Yeah, hetero teenage boys want to look at nekkid ladies. But there’s a difference in the kind of “rush” they are looking for with the kinds of porn I mentioned above, if a subtle one. Lord knows when I was a teenager if someone had nude pics of any of the girls in my class I would have been interested. Such pictures would have been far more interesting to me than Playboy, because I knew the people in the pictures. And it has nothing to do with the relative availability of nude pictures generally.

    This doesn’t make it right, of course, the point is it isn’t just “nature” that makes this stuff an issue. It’s a whole stack of social norms and a hundred other factors that go into how we see women.

    In fact, I would argue that the very availability of porn — and the mainstreaming of it — has the pernicious effect of warping our ideas of what’s “normal” and expected, and ratcheting up the value of pictures like those of Jennifer Lawrence.

    Whether this hurts someone’s career or not (I don’t think it will, ultimately) is manifestly beside the point, as is whether it’s “natural” for men to want to see naked women. The issue is consent and the lack thereof.

    Anyhow, from a legal perspective the simplest way to deal with something like this is a) via laws against theft and b) copyright/ use of image. The latter isn’t as satisfying maybe, but it sure as shit works because local sites aren’t often willing to tangle with copyright lawyers, at least not those representing famous people. For non-famous people it’s possible to file DMCA complaints an actually get Google search results omitted. It won’t solve things completely but it will keep stuff from being so obvious that it’s the first thing an employer sees, for example.

    Whoever hacked the pictures is looking at a Computer Fraud and Abuse Act violation straight up, and the local DAs have the added bonus of being able to choose jurisdictions. California in particular has some rather strict use of image statutes, and it’s a “truth is no defense” state if you wanted to get creative with defamation and slander.

    As they say, they put Capone away for tax evasion.

    Not to say the legal remedies address the misogyny, they don’t. But it is something.

  19. ludicrous says

    John,

    “instinctual prurience”?
    Prurience: Having or encouraging an excessive interest in sexual matters Oxford Dict.

    I think the hidden and forbidden promotes prurience and not the other way around.

    I’m asking that as nudity rapidly becomes more common, will prurience diminish? And thus interest in porno wane.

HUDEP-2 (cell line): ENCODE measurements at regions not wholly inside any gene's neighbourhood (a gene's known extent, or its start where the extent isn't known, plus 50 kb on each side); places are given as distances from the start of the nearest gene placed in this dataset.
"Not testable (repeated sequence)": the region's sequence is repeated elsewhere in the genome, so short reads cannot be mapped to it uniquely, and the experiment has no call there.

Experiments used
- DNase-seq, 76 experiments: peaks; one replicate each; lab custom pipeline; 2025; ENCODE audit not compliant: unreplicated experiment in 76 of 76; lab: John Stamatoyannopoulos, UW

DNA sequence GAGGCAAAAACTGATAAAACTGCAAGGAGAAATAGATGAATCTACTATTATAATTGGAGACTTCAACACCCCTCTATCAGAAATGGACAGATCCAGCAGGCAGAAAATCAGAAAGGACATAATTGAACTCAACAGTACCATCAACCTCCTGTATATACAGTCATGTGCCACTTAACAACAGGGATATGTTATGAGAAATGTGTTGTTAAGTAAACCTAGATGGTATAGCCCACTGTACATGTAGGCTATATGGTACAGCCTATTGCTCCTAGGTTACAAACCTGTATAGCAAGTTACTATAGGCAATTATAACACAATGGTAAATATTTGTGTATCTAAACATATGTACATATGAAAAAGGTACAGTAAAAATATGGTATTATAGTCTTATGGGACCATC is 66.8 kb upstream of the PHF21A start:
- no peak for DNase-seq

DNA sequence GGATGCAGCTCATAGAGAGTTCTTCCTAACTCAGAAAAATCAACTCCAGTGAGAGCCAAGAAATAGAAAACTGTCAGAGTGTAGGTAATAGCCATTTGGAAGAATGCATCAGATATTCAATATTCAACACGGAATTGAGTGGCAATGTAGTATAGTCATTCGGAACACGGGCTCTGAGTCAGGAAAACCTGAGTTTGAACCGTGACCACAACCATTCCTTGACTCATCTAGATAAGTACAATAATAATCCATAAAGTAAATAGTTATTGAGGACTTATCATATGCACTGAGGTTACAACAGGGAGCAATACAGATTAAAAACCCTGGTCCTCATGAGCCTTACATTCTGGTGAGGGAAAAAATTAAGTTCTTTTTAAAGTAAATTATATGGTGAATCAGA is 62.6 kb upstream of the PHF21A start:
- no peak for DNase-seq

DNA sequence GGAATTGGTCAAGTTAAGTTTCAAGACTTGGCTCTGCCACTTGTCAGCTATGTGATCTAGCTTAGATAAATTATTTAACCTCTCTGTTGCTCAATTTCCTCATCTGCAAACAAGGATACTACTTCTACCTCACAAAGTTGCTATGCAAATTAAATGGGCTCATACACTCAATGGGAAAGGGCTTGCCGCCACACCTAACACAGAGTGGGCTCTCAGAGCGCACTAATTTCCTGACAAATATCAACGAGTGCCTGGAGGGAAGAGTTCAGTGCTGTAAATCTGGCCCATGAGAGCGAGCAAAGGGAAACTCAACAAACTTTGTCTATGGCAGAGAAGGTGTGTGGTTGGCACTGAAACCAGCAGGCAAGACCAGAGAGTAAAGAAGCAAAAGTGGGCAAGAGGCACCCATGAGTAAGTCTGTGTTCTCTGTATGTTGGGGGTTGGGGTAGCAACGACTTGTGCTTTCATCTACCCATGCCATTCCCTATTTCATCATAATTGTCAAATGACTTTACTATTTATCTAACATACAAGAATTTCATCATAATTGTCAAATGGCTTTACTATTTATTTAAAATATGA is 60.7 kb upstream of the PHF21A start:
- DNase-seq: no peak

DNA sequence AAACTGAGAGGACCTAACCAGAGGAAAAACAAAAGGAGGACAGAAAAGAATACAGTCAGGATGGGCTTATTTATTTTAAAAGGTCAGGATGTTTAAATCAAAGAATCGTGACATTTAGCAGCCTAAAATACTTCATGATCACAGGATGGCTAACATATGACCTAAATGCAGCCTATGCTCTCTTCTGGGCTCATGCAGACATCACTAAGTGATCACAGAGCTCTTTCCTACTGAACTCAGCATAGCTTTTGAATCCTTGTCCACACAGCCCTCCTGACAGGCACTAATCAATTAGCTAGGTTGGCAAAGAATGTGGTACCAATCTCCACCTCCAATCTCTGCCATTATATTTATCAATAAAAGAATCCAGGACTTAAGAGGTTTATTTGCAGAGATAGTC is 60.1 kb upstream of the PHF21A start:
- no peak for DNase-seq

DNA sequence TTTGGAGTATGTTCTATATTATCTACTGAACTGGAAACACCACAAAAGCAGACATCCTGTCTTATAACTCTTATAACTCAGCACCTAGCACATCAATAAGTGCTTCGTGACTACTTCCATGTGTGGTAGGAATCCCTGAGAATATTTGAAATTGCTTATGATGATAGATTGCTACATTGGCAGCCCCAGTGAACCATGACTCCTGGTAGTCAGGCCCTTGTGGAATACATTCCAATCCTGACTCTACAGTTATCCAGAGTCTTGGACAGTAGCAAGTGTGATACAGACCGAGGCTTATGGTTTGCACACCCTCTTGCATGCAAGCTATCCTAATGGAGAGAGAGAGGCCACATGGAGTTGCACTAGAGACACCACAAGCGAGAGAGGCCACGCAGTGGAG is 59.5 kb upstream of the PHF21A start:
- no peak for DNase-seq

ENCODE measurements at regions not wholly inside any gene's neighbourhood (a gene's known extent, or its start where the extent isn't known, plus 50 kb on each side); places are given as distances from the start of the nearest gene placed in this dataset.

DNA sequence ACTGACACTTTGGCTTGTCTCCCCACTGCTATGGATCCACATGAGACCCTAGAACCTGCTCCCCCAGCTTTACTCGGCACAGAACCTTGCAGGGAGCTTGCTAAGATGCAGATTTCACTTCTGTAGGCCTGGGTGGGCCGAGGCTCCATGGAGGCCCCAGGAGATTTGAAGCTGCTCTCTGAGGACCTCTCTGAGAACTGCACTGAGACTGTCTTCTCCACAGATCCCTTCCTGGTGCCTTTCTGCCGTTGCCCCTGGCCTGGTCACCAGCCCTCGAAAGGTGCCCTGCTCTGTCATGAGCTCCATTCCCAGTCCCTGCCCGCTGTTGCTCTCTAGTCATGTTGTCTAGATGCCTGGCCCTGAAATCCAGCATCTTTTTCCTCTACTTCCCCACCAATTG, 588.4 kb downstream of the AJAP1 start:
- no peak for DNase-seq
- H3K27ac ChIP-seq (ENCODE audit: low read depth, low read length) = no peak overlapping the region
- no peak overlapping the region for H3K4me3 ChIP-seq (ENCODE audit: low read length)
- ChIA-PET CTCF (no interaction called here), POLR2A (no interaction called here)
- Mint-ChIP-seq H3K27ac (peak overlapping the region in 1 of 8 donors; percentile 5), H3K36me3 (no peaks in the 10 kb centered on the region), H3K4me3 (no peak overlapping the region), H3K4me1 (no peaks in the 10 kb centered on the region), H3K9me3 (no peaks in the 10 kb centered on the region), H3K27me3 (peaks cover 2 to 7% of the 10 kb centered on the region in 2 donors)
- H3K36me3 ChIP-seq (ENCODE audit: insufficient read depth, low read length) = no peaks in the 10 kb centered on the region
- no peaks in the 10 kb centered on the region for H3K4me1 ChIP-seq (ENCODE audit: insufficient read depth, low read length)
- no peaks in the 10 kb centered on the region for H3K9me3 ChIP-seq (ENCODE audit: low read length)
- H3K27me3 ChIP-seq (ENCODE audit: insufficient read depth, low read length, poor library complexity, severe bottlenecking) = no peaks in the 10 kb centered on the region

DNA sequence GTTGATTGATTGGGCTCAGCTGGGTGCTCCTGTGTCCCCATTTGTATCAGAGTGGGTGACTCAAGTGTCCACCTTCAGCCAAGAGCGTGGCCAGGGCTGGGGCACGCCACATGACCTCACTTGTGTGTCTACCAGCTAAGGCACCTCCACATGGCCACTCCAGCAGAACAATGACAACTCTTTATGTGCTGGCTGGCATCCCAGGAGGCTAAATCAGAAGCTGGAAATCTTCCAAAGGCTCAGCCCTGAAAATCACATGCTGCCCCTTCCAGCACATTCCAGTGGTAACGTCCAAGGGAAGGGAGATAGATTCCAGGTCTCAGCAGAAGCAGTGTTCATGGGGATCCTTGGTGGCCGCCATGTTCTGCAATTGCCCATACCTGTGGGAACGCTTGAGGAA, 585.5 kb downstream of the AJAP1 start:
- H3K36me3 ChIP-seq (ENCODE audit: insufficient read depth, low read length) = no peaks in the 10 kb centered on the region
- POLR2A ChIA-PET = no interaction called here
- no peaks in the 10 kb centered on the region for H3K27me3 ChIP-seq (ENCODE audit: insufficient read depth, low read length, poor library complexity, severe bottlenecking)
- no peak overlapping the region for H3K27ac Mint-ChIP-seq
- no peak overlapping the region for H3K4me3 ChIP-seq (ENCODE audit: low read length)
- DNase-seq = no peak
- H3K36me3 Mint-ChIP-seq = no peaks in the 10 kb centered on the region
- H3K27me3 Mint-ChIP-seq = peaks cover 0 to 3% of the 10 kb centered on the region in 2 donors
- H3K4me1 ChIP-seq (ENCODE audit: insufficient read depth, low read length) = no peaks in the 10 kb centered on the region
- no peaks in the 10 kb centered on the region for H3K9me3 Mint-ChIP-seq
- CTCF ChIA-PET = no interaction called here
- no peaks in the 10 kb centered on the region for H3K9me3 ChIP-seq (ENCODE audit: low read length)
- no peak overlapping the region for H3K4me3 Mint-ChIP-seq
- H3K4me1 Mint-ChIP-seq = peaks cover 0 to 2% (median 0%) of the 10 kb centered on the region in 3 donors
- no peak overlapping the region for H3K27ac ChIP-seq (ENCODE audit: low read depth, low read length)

As religion goes away will kids growing up without the shame inflicted on them around sex, will interest in porn diminish.

    I’m just saying that as nudity gets more ‘so what’ perhaps porn will wane. In recent years so many formerly shameful things have become ‘so what” that it seems likely that nudity will also.

  20. chrislawson says

    Unfortunately Roxane Gay has munged two different things. Vanessa Williams’ photos were not “nonconsensual nudes.” She posed for the photographs for money, knowing that they would be published in a prominent magazine. That does not change the hypocrisy of a Miss America organisation that poses young women in swimsuits to be judged on their bodies while at the same time placing contractual restrictions on their sexual behaviour (or even just media portrayals of sexual behaviour). As in, it’s apparently OK to ogle young women so long as one pretends they are asexual.

    The non-consensuality of hacking these photos, though, is the big story. I bet that most of the women whose accounts were hacked have done nude scenes/topless scenes/flimsily dressed scenes that they agreed to do. People who download these photos are almost certainly getting a kick out of the lack of consent/invasion of privacy because if all they wanted was to see the breasts of a movie star, there is no end of freely available material out there made by willing actors. And if there are no nude scenes with Jennifer Lawrence, who has been a major name now for several years and no doubt has been offered numerous opportunities, I would imagine that’s because she is not comfortable doing nude scenes.